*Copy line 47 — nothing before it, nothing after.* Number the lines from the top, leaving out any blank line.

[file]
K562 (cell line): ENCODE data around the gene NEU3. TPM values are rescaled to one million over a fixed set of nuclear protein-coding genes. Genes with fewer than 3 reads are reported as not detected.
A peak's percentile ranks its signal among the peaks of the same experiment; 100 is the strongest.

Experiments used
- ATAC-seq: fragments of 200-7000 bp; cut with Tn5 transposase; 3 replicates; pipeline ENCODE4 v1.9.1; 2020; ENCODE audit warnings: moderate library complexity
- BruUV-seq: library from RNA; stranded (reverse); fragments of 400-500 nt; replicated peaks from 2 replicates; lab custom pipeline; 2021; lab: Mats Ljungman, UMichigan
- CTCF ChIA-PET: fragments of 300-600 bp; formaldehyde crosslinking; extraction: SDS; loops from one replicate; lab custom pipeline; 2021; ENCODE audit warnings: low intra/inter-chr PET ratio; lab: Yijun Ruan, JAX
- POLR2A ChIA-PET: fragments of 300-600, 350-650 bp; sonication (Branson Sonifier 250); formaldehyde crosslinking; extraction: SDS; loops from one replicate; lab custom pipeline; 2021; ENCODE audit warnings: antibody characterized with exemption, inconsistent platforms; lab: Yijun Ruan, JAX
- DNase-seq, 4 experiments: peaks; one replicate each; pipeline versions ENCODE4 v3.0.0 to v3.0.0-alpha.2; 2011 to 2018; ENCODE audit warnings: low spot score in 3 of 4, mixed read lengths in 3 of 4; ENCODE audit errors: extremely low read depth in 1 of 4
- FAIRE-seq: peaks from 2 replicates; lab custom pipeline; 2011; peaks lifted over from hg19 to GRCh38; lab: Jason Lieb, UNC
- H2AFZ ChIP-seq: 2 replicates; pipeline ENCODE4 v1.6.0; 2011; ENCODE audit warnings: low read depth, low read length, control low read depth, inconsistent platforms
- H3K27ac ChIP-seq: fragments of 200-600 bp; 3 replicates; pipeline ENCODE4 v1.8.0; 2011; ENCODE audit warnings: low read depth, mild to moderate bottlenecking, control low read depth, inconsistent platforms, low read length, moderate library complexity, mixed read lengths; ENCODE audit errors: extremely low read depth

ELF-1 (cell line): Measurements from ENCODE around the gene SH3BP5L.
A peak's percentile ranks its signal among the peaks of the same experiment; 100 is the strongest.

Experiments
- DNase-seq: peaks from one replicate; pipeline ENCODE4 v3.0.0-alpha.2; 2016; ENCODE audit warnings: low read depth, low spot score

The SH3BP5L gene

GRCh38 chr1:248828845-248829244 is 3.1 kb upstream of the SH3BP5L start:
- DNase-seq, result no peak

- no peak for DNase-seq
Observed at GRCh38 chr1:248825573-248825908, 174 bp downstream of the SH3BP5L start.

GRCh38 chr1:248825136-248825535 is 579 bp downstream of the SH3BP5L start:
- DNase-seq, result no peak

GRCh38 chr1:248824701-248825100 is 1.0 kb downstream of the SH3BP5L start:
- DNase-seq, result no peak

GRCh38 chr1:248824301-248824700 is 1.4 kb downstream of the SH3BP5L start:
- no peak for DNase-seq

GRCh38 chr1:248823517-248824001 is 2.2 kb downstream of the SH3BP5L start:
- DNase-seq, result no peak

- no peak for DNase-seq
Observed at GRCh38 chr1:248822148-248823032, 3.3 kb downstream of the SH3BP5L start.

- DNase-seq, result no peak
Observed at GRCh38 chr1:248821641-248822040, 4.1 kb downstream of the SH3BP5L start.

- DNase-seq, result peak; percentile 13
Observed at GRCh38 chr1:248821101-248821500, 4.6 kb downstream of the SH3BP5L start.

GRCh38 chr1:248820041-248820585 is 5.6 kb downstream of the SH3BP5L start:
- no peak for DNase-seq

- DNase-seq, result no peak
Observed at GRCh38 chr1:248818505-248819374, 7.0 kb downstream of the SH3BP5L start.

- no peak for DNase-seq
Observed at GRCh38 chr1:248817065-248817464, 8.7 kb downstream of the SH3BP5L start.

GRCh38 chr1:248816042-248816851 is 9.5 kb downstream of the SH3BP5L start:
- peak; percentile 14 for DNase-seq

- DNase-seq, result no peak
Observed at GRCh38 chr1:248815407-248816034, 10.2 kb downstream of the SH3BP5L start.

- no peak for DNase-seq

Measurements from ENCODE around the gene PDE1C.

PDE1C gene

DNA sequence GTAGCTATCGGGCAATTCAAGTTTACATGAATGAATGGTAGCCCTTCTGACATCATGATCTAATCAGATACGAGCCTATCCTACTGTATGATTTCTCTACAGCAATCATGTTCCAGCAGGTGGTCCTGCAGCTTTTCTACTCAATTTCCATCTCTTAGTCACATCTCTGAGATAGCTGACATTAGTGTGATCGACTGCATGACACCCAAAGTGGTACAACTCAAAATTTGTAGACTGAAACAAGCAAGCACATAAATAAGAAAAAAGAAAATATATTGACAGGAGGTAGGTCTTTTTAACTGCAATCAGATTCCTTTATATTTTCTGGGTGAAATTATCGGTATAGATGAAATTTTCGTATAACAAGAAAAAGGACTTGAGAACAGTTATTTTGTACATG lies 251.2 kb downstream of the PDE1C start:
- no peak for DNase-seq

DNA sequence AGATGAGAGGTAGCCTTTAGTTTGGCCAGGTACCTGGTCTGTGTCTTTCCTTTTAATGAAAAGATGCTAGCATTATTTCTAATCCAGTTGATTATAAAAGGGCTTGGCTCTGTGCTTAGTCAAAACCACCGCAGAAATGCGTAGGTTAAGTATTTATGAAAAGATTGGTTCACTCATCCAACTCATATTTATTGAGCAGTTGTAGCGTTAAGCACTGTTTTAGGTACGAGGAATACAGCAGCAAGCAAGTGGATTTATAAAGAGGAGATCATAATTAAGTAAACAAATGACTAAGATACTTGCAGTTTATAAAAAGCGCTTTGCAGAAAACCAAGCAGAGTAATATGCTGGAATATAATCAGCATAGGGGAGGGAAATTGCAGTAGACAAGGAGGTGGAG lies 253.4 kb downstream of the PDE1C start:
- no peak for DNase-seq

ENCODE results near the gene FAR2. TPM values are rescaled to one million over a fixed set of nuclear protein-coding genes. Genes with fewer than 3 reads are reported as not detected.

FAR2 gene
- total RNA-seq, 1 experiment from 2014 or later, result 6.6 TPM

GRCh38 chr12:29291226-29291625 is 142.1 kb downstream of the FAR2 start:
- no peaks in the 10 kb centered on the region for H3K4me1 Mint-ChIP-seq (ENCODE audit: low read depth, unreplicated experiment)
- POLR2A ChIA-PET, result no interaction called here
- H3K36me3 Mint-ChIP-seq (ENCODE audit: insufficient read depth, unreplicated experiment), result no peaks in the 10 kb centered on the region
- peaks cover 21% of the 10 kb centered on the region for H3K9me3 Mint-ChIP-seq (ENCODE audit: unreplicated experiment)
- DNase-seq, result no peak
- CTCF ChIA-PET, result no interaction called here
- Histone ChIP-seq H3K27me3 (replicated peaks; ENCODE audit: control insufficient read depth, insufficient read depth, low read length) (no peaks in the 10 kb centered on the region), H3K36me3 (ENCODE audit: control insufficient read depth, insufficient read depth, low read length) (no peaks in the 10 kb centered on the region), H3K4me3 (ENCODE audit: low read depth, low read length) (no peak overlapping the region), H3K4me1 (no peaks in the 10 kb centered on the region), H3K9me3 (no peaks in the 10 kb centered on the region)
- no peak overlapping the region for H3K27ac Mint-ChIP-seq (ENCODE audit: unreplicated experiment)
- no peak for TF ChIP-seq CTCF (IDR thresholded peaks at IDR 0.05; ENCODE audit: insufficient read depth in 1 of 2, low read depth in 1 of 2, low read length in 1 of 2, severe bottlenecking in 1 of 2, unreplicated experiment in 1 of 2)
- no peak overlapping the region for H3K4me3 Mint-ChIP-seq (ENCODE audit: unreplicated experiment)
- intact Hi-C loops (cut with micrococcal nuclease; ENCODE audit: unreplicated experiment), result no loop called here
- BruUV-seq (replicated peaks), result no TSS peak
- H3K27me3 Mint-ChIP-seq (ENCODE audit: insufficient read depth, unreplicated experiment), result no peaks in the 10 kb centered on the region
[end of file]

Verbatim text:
PDE1C gene